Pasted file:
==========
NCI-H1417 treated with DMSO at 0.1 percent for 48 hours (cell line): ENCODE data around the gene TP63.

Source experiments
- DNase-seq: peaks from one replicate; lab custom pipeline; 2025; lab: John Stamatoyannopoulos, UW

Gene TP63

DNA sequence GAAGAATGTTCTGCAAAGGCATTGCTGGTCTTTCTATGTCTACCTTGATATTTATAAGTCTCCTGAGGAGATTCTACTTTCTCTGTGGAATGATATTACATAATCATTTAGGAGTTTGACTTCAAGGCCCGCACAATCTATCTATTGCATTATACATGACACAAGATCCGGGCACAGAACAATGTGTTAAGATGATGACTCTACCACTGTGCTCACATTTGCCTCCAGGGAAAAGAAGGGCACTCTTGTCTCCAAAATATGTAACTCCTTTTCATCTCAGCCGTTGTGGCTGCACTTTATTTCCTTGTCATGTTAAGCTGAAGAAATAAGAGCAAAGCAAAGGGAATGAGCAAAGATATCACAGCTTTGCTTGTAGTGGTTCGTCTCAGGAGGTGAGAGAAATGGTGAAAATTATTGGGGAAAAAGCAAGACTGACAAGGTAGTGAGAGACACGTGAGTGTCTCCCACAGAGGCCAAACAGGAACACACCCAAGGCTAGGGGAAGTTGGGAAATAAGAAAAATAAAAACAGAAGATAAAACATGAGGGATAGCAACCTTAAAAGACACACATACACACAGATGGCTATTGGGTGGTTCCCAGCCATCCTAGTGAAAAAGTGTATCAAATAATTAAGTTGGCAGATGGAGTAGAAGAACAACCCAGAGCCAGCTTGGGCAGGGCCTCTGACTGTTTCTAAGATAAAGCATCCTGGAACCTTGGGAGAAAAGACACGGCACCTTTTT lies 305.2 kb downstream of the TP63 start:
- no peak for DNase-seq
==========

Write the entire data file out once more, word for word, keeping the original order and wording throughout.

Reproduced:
NCI-H1417 treated with DMSO at 0.1 percent for 48 hours (cell line): ENCODE data around the gene TP63.

Source experiments
- DNase-seq: peaks from one replicate; lab custom pipeline; 2025; lab: John Stamatoyannopoulos, UW

Gene TP63

DNA sequence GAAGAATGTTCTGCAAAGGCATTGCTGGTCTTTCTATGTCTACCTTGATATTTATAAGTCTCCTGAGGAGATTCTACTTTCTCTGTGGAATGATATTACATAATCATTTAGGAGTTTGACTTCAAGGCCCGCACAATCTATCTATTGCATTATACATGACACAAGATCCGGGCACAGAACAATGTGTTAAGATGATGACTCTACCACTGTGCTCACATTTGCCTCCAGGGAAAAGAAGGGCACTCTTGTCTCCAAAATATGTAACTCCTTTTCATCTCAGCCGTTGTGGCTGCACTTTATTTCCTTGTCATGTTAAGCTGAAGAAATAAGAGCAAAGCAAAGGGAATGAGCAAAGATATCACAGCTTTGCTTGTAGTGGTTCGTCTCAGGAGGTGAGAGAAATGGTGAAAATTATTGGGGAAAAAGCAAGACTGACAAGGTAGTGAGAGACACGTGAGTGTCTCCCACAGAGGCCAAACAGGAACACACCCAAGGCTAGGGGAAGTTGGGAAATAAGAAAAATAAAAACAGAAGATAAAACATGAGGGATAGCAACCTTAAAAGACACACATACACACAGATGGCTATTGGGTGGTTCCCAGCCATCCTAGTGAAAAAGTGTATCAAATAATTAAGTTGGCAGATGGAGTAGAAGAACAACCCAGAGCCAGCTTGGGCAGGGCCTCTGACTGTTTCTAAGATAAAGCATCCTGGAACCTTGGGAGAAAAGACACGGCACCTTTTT lies 305.2 kb downstream of the TP63 start:
- no peak for DNase-seq